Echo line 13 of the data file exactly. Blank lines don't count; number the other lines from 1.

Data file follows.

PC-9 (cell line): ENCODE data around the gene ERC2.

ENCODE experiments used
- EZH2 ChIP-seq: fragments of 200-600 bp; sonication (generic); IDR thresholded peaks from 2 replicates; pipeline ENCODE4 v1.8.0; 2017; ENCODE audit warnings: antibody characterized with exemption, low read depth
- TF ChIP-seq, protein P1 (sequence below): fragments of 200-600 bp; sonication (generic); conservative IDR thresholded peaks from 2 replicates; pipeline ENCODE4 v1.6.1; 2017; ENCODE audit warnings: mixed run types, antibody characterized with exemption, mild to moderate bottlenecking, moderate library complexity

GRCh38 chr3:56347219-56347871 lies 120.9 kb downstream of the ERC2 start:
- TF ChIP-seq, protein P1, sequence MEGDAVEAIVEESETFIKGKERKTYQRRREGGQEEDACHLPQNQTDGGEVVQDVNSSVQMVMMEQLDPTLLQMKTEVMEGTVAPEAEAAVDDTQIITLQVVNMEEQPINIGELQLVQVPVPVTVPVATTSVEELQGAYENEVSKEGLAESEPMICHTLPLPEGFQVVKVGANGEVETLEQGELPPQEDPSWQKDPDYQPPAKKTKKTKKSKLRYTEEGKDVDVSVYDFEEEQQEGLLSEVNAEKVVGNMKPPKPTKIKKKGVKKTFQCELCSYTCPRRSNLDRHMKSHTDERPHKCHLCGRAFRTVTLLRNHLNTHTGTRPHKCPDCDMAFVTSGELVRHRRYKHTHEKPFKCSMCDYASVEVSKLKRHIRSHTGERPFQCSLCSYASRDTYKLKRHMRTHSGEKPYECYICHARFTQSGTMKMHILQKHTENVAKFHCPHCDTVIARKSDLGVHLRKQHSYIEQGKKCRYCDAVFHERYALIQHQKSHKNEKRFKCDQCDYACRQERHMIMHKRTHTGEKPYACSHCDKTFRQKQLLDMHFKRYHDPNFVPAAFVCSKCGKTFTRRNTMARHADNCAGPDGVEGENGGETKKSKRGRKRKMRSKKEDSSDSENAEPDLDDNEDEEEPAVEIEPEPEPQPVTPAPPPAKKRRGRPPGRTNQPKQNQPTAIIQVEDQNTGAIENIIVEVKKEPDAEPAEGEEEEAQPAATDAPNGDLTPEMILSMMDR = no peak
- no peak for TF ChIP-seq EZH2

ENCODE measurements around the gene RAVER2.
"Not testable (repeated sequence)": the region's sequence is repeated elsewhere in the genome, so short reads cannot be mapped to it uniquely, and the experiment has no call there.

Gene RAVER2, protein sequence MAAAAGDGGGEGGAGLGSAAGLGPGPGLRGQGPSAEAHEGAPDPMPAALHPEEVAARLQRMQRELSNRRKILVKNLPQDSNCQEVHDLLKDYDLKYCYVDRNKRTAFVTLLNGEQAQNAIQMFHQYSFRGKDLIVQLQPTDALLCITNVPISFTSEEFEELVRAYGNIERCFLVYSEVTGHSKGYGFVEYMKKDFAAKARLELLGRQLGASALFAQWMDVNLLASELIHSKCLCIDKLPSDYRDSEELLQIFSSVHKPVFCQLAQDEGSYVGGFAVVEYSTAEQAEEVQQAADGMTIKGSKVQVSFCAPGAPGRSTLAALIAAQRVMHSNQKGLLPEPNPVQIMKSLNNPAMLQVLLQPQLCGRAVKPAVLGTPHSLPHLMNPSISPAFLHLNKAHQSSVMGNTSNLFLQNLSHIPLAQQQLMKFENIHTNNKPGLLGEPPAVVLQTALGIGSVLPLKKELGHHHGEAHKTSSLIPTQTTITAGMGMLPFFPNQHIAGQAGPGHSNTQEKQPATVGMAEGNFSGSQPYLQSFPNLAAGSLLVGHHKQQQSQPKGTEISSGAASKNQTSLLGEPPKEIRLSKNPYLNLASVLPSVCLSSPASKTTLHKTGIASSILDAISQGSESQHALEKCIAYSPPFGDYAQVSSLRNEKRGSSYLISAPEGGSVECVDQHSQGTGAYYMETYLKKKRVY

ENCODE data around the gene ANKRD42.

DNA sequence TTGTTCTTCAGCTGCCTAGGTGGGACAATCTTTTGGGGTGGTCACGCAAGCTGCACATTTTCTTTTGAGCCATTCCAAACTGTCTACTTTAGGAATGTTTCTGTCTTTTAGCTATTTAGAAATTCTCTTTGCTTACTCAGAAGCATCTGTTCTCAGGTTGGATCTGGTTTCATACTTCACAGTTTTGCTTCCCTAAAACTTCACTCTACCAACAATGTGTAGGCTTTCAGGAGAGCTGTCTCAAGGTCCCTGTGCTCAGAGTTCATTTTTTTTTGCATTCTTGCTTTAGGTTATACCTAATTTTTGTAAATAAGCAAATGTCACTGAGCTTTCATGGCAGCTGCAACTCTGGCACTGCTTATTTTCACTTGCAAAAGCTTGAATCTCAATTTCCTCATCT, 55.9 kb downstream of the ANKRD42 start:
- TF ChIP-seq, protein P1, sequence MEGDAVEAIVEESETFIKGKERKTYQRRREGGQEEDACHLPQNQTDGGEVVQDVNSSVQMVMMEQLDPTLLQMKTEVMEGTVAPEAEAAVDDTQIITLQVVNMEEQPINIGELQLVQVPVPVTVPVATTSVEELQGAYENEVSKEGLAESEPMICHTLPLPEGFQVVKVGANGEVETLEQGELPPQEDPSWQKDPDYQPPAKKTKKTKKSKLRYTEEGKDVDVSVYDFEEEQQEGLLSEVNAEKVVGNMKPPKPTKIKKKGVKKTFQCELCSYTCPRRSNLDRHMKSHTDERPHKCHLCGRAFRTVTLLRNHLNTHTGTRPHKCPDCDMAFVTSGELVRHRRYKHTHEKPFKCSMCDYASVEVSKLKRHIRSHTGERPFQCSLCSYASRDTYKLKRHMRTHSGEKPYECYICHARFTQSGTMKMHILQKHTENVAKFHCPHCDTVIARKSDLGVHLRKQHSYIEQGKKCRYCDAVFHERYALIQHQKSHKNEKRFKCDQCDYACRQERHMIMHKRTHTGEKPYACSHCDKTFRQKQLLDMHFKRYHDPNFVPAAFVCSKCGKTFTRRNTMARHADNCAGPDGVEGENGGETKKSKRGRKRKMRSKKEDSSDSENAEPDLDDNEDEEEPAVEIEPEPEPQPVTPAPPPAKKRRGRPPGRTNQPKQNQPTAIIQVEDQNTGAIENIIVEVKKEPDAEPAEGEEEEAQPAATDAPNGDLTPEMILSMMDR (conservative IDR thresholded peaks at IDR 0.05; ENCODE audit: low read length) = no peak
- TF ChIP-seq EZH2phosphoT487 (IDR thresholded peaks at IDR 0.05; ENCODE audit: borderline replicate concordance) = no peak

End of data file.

- TF ChIP-seq, protein P1, sequence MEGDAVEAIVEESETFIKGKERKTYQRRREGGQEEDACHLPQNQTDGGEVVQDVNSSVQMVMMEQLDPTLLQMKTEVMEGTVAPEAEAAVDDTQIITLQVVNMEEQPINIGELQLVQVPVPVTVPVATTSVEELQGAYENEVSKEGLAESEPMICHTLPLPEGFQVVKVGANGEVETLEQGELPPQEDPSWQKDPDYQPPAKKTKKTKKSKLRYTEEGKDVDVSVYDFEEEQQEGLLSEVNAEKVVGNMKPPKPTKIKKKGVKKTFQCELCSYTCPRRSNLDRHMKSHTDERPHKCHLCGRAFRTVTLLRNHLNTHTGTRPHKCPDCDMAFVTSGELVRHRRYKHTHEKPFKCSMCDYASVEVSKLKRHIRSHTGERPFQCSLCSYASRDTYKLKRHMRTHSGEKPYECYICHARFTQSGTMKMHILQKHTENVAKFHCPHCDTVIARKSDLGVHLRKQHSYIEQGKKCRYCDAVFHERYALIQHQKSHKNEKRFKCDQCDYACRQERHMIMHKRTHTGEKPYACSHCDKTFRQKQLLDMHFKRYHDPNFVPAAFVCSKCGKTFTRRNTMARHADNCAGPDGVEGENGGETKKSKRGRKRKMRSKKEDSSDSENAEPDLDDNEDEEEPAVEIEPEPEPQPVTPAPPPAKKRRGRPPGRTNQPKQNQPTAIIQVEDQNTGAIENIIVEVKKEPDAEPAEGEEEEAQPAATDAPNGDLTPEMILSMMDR (conservative IDR thresholded peaks at IDR 0.05; ENCODE audit: low read length) = no peak